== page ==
Let’s find out.
The following is a response to this piece on refugeesfromthecity.blogspot.com
I haven’t really ever been in this position before, but I would rather acknowledge the piece than ignore it.
Hi John – thanks for reading my piece on Scalzi’s blog. I suppose your answer here might highlight the risk of writing a piece on a fantastical premise on the blog of a Sci-Fi writer.
I think you make good and obvious points here about civilization’s debt to science and the scientific method, but since being called an idiot always gets the blood running merrily through the veins, I’ll say a few things:
– Hyperbole is an excellent seed for fiction. The book centers around a magic couch, and so to defend some whimsical speculation in a fantastical book as not adhering to what’s possible in science does not seem germane.
i.e.: Moby Dick is a horrible western; there are no horses!
– The scientific method can be defended righteously. Its implementation cannot.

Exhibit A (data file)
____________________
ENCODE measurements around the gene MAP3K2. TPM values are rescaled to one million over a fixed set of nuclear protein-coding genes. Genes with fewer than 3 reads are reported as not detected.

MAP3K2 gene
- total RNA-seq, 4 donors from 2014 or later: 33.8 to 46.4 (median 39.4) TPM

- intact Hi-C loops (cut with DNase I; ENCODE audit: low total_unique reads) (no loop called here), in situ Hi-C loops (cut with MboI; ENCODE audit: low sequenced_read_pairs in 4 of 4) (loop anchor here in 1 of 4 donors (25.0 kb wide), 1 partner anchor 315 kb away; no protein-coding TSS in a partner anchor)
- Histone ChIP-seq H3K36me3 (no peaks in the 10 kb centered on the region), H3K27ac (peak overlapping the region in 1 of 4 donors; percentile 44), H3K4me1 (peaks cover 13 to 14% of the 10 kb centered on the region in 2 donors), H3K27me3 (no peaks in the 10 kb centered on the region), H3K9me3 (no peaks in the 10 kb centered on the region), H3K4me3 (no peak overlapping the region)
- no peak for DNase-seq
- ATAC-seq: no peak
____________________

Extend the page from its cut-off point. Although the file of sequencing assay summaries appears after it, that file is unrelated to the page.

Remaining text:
– The book has as a theme the loss of knowledge throughout history – including the loss we are experiencing now, which is primarily via genetic material and through cultural imperialism. Irrigation advances civilization, true. But Tuvan throat singing enriches it. And the potential of these, scientific or otherwise, is more or less unknown. Certainly to the science of systems they are an irreparable loss. Perhaps within this loss is contained a fascimile of your coal tar derivatives. Perhaps within the loss of any of these other cultures is equal in scale.
– “Idiots such as Parzybok who repudiate the best of Western culture in our intelligentsia are ingrates. The 30 million or so Chinese mothers making their kids study Western classical piano have none of the white-guilt problems that cause overeducated fools in the West to repudiate what’s good about their heritage – they know what works when they see it.”
I think this is a dangerous perspective. Many cultures through time have thought their cultures superior to all others, which in essence is what this argument is. Having lived in Chinese speaking countries and taught English in cram schools, I believe what you’re describing is called cultural hegemony.
I love science and spent many early years of my life wanting to be a scientist. However, I think the world is less black and white than your article seems to imply. All knowledge is not equally valuable to all people, but all knowledge has the potential of great value to some.